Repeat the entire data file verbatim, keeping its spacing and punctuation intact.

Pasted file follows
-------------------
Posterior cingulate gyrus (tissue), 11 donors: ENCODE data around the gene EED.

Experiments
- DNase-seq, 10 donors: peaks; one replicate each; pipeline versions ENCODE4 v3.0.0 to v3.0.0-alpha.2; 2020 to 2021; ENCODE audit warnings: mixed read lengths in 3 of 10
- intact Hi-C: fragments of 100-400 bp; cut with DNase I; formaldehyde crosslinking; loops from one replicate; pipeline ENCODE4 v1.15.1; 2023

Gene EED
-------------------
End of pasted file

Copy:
Posterior cingulate gyrus (tissue), 11 donors: ENCODE data around the gene EED.

Experiments
- DNase-seq, 10 donors: peaks; one replicate each; pipeline versions ENCODE4 v3.0.0 to v3.0.0-alpha.2; 2020 to 2021; ENCODE audit warnings: mixed read lengths in 3 of 10
- intact Hi-C: fragments of 100-400 bp; cut with DNase I; formaldehyde crosslinking; loops from one replicate; pipeline ENCODE4 v1.15.1; 2023

Gene EED